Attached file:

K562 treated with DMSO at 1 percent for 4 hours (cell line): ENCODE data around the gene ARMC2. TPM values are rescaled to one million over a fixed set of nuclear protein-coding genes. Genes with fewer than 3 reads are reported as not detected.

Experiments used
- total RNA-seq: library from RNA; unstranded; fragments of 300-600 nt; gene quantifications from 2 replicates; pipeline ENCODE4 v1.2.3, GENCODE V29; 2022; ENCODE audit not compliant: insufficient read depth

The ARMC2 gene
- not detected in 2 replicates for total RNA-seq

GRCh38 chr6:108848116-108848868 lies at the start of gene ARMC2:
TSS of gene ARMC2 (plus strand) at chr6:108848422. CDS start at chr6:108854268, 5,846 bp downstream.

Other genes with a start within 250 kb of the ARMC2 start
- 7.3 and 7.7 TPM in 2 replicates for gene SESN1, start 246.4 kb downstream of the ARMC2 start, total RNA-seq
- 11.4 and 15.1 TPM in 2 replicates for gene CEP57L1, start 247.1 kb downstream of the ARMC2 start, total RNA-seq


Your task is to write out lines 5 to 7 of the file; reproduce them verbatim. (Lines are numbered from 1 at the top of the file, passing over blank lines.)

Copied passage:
- not detected in 2 replicates for total RNA-seq

GRCh38 chr6:108848116-108848868 lies at the start of gene ARMC2:
TSS of gene ARMC2 (plus strand) at chr6:108848422. CDS start at chr6:108854268, 5,846 bp downstream.